The Honest Kitchen Grain Free Turkey Recipe (Est. $60 for a 4 lb. box) (formerly The Honest Kitchen Grace) isn't quite raw as the company steams its meats and fish to kill pathogens for better safety. It's sold as dehydrated granules, which you mix with water to make a moist cat food. It costs less per feeding than many other raw or near-raw foods, and also less than many premium canned or dry ones; a four-pound box will yield 12 pounds of food --enough to feed an 11 to 16 pound cat for between 21 and 32 days, The Honest Kitchen says.
This cat food is starchier than some raw foods, though, a factor that places it among the still excellent, but second tier choices at Natural Cat Care Blog. Turkey, eggs, pumpkin and potatoes lead the ingredient list, adding up to about 10 percent calories from carbs. The company also makes The Honest Kitchen Grain Free Chicken Recipe (Est. $50 for a 4 lb. box) (formerly The Honest Kitchen Prowl), but it's even higher in carbohydrates.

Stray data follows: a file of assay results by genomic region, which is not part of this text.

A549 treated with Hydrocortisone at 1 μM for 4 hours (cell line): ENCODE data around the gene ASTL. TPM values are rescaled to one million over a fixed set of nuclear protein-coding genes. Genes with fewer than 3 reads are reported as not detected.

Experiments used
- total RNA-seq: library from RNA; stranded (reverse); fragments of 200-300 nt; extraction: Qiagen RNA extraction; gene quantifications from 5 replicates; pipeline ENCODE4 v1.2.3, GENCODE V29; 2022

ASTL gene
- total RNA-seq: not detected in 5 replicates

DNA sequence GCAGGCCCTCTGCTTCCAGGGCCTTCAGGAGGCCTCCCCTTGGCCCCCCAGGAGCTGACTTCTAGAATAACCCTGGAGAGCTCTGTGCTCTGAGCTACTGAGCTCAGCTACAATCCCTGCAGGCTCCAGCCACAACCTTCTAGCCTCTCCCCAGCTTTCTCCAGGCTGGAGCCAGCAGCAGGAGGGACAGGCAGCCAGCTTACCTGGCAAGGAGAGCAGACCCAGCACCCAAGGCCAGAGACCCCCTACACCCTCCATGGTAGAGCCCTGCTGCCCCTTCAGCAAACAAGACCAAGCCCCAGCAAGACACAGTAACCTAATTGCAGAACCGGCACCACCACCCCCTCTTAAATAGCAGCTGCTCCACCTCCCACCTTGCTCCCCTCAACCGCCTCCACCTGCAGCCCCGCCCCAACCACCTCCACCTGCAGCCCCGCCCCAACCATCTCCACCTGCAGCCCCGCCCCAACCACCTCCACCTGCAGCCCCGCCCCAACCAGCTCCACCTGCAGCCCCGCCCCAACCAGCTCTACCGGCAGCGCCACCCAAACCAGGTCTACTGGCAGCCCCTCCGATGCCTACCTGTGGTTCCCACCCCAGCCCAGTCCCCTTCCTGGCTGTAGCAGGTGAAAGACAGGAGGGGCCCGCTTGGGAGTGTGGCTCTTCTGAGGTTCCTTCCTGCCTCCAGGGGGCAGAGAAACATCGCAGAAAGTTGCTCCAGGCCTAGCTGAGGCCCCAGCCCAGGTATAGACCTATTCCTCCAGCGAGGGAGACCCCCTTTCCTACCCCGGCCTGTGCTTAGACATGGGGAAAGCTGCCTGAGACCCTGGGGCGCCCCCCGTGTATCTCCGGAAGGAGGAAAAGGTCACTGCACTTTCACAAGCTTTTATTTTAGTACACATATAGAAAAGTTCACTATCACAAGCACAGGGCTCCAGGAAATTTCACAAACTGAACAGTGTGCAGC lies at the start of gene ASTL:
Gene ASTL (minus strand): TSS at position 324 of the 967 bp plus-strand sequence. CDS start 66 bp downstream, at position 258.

The food's safety record is strong. The Honest Kitchen steams its ingredients to kill pathogens before dehydrating them. It also tests ingredients -- and each batch of finished food -- for germs like salmonella and E. coli. Still, in 2013, The Honest Kitchen recalled some lots of its dehydrated dog food -- but not its cat food -- after its parsley supplier recalled a shipment due to possible salmonella contamination. Although The Honest Kitchen didn't spot any traces of salmonella in its product testing, it recalled the food anyway. It also dropped that parsley supplier.
The Honest Kitchen uses only high-quality ingredients and has signed the Pledge to Quality and Origin at Susan Thixton's website, Truth About Pet Food, disclosing every ingredient and its source. The Honest Kitchen is also one of the few pet food companies that is permitted to use the term "human grade" in its product labeling, having received a formal statement of No Objection from the FDA. The biggest drawback is that not all cats are all that keen on the texture of the food -- and that's reflected in both expert comments and user feedback, the latter of which is decidedly mixed.